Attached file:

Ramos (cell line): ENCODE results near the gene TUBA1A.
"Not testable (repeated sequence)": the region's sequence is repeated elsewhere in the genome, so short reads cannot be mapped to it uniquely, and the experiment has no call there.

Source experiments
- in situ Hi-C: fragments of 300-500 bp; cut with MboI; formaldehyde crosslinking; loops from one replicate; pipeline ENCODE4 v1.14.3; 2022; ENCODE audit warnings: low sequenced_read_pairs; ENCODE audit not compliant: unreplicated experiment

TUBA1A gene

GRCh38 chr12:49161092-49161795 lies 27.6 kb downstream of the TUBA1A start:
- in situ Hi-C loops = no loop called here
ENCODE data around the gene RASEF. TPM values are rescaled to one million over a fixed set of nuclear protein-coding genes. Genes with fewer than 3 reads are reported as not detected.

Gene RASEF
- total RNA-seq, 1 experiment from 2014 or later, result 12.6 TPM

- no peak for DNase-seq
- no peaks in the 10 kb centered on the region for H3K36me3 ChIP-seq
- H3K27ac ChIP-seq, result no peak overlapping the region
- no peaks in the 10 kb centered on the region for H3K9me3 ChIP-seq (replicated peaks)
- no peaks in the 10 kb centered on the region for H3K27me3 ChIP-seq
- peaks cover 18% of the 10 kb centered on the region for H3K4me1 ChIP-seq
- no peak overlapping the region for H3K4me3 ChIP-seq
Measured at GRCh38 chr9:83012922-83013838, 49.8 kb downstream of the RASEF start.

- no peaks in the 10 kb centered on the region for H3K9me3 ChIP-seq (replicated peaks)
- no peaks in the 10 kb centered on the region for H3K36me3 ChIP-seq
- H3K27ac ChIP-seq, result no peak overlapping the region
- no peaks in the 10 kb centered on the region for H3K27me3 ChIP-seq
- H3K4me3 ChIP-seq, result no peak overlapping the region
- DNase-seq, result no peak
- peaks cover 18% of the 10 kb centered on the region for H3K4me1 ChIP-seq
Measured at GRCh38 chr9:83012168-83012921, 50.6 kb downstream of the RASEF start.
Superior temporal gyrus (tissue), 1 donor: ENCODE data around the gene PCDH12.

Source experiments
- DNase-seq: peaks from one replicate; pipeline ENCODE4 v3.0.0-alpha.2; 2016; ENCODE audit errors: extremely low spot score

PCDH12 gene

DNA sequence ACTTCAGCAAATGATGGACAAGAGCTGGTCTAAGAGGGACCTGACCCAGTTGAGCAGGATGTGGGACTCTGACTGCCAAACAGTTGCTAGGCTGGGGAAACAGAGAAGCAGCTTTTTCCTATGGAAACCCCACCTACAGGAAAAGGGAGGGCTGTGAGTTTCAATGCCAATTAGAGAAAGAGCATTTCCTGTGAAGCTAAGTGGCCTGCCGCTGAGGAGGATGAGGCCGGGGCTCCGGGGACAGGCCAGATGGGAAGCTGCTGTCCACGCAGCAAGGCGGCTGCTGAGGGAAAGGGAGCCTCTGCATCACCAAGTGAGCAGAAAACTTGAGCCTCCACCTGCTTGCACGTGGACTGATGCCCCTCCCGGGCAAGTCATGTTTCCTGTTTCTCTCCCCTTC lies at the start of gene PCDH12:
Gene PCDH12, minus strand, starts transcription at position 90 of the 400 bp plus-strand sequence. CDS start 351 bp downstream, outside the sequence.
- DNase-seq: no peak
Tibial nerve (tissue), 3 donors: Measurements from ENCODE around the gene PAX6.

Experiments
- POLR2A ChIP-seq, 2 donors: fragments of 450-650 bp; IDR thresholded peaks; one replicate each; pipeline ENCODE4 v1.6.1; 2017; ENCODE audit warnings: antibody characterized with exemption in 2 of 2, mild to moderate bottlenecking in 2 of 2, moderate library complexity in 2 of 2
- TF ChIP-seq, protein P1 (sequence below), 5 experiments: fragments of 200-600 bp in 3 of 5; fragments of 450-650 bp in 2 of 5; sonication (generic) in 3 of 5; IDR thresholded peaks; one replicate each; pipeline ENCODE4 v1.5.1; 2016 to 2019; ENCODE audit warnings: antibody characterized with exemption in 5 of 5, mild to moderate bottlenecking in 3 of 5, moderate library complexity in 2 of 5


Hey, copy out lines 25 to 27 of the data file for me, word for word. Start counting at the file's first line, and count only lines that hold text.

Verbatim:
- peaks cover 18% of the 10 kb centered on the region for H3K4me1 ChIP-seq
Measured at GRCh38 chr9:83012168-83012921, 50.6 kb downstream of the RASEF start.
Superior temporal gyrus (tissue), 1 donor: ENCODE data around the gene PCDH12.